A gauge of U.S. business prices rose in November, pointing to emerging inflation pressure in the economy.
The producer-price index for final demand, which measures changes in the prices that U.S. companies receive for their goods and services, increased a seasonally adjusted 0.4% in November from a month earlier, the Labor Department said Tuesday. This matched expectations of economists surveyed by The Wall Street Journal.
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A jump in gasoline prices pushed up prices for final demand goods, which accounted for the bulk of the month-over-month rise in business prices.
Producer prices were up 0.4% in November when excluding food and energy and a volatile category known as trade services. From a year earlier, overall producer prices advanced 3.1%, the biggest jump in nearly six years.
Rising oil prices and improved global demand have helped push up the index this year.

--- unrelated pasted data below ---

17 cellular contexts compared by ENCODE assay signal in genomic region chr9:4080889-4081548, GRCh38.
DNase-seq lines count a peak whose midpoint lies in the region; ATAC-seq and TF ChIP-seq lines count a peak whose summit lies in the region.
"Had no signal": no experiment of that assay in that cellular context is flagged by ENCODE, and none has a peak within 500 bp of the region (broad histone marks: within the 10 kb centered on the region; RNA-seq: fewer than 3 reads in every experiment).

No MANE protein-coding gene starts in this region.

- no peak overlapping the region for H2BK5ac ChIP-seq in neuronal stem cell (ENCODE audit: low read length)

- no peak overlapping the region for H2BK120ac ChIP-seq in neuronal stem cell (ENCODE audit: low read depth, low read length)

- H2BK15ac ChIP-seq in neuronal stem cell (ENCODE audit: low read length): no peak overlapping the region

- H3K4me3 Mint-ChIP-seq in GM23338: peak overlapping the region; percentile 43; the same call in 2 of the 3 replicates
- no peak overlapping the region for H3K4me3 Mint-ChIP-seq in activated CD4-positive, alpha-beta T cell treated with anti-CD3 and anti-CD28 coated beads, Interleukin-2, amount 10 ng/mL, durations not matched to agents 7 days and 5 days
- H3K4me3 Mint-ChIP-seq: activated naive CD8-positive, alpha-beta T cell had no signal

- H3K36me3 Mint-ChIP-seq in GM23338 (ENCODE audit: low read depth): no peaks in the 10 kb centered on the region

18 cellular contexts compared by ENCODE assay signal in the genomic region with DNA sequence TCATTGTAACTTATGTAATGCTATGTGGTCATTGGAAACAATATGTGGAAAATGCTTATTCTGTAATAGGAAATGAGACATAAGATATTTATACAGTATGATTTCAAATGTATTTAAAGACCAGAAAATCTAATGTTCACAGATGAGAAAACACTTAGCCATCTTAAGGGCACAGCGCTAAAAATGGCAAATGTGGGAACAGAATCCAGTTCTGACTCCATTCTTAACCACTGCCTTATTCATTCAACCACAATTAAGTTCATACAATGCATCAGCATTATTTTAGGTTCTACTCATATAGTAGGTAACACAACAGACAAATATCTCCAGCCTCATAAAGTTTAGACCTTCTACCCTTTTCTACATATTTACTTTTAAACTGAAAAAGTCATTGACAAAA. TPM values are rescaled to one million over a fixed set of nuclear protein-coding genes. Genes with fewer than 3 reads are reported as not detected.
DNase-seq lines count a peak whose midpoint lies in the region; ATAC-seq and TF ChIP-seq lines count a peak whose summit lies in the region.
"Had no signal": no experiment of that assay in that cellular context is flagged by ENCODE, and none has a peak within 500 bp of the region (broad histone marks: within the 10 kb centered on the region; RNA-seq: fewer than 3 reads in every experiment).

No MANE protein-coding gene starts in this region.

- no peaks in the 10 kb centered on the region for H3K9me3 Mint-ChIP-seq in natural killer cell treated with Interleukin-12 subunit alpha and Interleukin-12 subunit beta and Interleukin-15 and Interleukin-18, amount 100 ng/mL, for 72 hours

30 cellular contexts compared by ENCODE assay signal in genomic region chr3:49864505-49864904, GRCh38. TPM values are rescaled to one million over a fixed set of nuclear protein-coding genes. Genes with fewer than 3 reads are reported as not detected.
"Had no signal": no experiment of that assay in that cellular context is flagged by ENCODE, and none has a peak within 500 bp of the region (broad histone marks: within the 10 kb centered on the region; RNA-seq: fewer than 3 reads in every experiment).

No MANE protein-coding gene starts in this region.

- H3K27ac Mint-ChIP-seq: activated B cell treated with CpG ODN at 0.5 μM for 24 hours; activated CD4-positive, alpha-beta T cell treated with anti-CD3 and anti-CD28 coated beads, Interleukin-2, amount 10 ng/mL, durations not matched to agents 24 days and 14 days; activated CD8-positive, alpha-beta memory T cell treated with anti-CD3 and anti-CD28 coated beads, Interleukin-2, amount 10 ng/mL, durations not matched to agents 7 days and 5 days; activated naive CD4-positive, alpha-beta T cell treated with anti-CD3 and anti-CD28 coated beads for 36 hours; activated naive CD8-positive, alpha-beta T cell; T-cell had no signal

Producer prices don't necessarily directly translate into what consumers pay, but in general, PPI readings follow the same trends as other major inflation gauges, which have remained subdued this year.
The Fed's preferred inflation gauge rose 1.6% in October from a year earlier, according to the Commerce Department. That annual inflation reading has remained below the Fed's 2% target for the best part of 5 ½ years.
Fed officials are likely to raise their benchmark short-term rate Wednesday by a quarter-percentage point to a range between 1.25% and 1.5%, but low inflation readings could complicate officials' decisions on how quickly to raise interest rates in 2018 and beyond.
The Labor Department releases data on the consumer price index Wednesday. Economists expect this key inflation gauge increased 0.4% in November from a month earlier.
The Labor Department's producer-price index report can be accessed at: http://www.bls.gov/news.release/ppi.nr0.htm
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(END) Dow Jones Newswires
December 12, 2017 08:45 ET (13:45 GMT)